Saturday, February 5, 2011

Winter: My Season of Discontent

Yosemite Valley in winterImage via Wikipedia
Now is the winter of our discontent
Made glorious summer by this sun...

~William Shakespeare

The longer I live with chronic pain and chronic fatigue, the more I dread the coming of winter.

Now all things considered, winter in sunny Southern California is mild compared to other places in the U.S., Canada and the world. Since I have visited other places where there is snow on the ground during winter, I know how lucky I am. Which makes me almost hesitant to write this particular post...

But even here in Southern California, Mother Nature causes enough weather changes to upset my delicate and fragile balance and move the needle of my fibromyalgia pain into the flare-up zone.

Upon reflection, I have lived almost my entire life here in Los Angeles and have never really found the winters to be unbearable. That is, until I started living with chronic illness. No, I think my poor body, weaken by constant pain, fatigue and chronic infection, now overreacts to the winter weather changes and creates the physical discontent that is with me during the entire winter season.

In the spirit of the season, I wrote a series of posts in December about dealing with flare-ups. I also wrote some posts about being flare-up back in September too. Reviewing them now, these posts contain some really good insight and advice on this topic. You'll want to check them out:

However, there is one key coping strategy previously unmentioned in these posts that I use to combat winter flare-ups: acceptance.

I have come to accept that I really cannot do anything to prevent weather-related flare-ups. The only thing I can do is accept that they are a part of winter and learn to expect them. Which for all practical purposes makes the winter months some of my least productive ones when it comes to getting things done.

So come back soon, summer sun, and warm this sore and achy body. Until then, you'll find me combating my winter discontent bundled up in fleece clothing, underneath layers of blankets and attached to a heating pad. During the day, I am using all my flare-up coping strategies and counting the days until your triumphant return. At night, I'm dreaming about gloriously warm weather.

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Anonymous said...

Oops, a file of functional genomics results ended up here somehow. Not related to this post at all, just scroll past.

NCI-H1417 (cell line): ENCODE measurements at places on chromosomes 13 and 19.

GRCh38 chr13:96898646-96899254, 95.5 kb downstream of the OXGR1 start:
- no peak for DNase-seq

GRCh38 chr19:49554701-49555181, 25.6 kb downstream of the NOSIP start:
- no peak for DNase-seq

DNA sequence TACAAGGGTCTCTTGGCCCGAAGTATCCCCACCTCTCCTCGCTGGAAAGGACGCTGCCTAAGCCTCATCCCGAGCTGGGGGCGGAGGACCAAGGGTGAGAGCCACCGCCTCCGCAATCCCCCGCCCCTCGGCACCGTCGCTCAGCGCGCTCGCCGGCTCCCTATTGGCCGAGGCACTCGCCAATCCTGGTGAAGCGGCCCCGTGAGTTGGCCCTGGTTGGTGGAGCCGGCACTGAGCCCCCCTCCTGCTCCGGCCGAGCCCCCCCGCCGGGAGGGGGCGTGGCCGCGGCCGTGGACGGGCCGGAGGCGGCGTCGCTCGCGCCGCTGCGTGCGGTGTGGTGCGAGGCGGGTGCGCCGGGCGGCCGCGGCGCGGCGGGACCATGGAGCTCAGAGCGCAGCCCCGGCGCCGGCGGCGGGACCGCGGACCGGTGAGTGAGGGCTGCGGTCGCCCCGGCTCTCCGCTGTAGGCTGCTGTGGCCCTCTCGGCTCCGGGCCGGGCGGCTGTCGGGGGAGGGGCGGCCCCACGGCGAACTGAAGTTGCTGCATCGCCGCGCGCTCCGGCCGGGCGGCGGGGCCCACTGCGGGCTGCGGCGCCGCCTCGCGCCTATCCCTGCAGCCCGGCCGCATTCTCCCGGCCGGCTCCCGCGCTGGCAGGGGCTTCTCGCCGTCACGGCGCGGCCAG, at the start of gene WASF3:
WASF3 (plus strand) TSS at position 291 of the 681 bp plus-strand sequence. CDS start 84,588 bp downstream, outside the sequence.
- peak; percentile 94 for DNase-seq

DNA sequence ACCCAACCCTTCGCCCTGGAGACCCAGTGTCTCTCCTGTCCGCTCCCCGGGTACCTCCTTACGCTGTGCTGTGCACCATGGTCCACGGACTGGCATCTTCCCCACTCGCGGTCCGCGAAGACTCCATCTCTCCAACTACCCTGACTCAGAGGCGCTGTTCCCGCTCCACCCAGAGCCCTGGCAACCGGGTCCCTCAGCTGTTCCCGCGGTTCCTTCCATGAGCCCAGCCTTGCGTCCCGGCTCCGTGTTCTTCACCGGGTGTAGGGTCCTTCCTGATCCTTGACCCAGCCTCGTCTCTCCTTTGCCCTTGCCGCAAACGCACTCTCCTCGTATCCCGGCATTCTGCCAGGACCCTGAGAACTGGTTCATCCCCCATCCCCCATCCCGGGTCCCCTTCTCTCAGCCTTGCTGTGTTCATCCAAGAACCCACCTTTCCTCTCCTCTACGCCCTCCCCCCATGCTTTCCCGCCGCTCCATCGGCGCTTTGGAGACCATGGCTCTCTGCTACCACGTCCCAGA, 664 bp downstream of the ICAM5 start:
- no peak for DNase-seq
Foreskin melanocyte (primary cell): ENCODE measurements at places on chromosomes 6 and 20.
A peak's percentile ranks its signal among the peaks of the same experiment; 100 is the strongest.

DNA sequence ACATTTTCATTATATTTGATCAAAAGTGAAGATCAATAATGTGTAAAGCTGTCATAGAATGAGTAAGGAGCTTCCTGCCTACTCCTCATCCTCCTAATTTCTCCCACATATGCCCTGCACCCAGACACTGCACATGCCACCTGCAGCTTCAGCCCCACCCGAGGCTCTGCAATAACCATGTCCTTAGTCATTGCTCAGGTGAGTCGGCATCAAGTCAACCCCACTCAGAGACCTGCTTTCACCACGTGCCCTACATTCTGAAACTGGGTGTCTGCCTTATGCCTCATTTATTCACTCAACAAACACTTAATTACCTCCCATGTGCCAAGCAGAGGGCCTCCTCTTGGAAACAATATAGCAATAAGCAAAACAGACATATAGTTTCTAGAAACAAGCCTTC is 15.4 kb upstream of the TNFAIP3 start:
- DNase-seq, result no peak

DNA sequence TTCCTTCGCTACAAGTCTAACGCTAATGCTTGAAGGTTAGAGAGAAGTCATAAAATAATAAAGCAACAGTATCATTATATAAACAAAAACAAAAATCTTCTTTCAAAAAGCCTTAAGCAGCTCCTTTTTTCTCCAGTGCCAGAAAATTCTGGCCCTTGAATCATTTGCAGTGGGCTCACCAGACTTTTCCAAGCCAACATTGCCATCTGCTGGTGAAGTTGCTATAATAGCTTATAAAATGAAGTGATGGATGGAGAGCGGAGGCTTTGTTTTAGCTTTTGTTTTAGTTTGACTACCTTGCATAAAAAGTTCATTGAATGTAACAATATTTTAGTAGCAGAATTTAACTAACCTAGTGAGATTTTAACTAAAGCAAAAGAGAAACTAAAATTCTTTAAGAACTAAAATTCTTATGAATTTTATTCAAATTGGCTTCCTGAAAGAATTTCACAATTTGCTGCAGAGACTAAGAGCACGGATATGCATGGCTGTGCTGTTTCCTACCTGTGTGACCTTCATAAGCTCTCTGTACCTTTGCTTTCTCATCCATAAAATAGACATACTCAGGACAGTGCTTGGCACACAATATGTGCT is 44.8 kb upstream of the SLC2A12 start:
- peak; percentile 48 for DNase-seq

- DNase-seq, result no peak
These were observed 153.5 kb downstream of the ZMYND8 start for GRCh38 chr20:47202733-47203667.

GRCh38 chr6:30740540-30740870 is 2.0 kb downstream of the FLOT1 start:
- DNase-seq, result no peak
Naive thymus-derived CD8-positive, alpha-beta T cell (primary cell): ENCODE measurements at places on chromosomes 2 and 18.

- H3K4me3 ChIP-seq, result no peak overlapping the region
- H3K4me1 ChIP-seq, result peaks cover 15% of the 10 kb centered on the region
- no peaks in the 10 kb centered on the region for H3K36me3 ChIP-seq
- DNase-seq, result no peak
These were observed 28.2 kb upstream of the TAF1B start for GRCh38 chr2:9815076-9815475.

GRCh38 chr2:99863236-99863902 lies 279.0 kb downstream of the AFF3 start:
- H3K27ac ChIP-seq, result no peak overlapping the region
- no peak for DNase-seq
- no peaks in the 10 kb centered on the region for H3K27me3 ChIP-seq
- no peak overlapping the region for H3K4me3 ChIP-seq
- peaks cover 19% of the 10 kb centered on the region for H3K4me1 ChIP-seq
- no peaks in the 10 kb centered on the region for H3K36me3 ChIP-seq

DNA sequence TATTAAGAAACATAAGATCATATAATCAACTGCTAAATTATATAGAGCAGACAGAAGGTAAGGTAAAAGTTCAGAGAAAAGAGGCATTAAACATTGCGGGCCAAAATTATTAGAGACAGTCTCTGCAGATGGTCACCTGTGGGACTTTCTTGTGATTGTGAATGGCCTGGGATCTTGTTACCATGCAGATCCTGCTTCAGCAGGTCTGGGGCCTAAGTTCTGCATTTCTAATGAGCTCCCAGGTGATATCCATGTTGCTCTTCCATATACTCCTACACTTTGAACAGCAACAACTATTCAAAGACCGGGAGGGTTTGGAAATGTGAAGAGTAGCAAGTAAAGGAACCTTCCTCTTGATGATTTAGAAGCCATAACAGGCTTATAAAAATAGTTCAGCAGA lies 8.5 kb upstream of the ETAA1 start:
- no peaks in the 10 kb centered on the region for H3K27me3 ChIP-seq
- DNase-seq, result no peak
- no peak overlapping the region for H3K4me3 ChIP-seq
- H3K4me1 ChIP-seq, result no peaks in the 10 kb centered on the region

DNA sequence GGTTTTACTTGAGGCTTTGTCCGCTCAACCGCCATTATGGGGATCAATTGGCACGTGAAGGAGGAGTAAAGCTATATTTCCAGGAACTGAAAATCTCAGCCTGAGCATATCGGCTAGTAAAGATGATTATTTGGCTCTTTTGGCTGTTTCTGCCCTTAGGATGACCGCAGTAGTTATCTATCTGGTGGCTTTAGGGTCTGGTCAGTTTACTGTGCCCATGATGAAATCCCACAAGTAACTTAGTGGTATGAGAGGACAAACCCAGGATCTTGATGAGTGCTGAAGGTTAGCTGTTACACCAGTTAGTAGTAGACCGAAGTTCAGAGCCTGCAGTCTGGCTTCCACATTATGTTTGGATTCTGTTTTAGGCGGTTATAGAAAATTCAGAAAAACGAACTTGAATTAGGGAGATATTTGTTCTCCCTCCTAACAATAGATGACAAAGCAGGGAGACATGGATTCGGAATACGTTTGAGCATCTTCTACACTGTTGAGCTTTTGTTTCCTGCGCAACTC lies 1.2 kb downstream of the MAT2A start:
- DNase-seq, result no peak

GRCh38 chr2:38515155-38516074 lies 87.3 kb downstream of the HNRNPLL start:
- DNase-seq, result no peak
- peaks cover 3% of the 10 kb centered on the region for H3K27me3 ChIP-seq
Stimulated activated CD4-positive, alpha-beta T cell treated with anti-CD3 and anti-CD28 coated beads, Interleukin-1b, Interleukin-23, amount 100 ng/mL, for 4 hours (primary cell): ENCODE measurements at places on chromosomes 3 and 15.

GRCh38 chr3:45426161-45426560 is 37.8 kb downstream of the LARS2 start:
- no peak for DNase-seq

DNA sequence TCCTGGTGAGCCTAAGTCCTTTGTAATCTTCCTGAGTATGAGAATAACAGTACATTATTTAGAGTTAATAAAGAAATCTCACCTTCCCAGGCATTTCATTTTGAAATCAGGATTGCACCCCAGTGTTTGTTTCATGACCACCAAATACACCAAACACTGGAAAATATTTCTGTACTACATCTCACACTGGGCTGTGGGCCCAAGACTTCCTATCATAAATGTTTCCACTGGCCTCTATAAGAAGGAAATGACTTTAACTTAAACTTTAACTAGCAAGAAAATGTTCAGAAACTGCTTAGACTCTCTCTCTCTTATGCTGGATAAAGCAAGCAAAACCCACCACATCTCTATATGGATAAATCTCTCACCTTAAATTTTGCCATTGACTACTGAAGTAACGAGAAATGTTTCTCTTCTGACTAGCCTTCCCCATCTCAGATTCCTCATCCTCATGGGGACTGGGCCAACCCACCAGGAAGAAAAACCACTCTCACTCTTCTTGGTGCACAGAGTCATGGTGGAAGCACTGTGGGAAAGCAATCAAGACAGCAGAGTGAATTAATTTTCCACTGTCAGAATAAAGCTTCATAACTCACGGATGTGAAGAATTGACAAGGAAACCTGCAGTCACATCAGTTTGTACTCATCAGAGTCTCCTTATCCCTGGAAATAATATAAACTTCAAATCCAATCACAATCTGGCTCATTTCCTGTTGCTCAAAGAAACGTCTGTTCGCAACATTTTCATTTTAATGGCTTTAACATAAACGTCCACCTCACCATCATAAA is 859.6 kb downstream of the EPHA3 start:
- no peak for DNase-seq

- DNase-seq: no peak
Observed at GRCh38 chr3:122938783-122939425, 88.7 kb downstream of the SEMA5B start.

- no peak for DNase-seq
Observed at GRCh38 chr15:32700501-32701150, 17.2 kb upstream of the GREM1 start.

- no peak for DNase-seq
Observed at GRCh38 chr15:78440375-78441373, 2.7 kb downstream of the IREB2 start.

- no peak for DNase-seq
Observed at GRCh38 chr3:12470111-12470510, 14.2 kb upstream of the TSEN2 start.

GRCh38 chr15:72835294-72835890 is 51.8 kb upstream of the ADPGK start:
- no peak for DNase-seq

For quite a few years now the summer really hits me hard, and this previous one especially once my pots was as its worst. I was very excited for the cold Canadian weather, and I do feel better than I do in the Summer, but this is the first cold season where my fibromyalgia had really given me a run for my money. I'd still rather feel like this than I did in the Summer, but now it feels like we just never get a break no matter what season it is!

Judith Westerfield said...

It's February and it was 78 degrees at my house in Southern California! -just ribbing you :o)

I totally agree with your comment about acceptance. I can't continue fighting with it because it will REALLY win.

Judith Westerfield

Psoriasis Psucks said...

Judith you just made me wanna cry! Good thing I'm coming out to Southern Cali for a vacay in a week! It's been 30's and below here in Maine for quite some time. My psoriasis is begging for some sun and vitamin D!

Selena said...

Don't get me wring... Southern California is wonderful in winter compared to many other places.

For me, it's the transitions from warm to cold, rain to windy, that happen during the winter months that just wreak havoc on my fibromyalgia. I know they just the usual seasonal changes and fluctuations; the true problem is that my body isn't it's usual self anymore!

To survive fibromyalgia, I'm beginning to see that I need to live in Camelot. You know...

"A law was made a distant moon ago here:
July and August cannot be too hot.
And there's a legal limit to the snow here
In Camelot.
The winter is forbidden till December
And exits March the second on the dot.
By order, summer lingers through September
In Camelot.
Camelot! Camelot!
I know it sounds a bit bizarre,
But in Camelot, Camelot
That's how conditions are.
The rain may never fall till after sundown.
By eight, the morning fog must disappear.
In short, there's simply not
A more congenial spot
For happily-ever-aftering than here
In Camelot."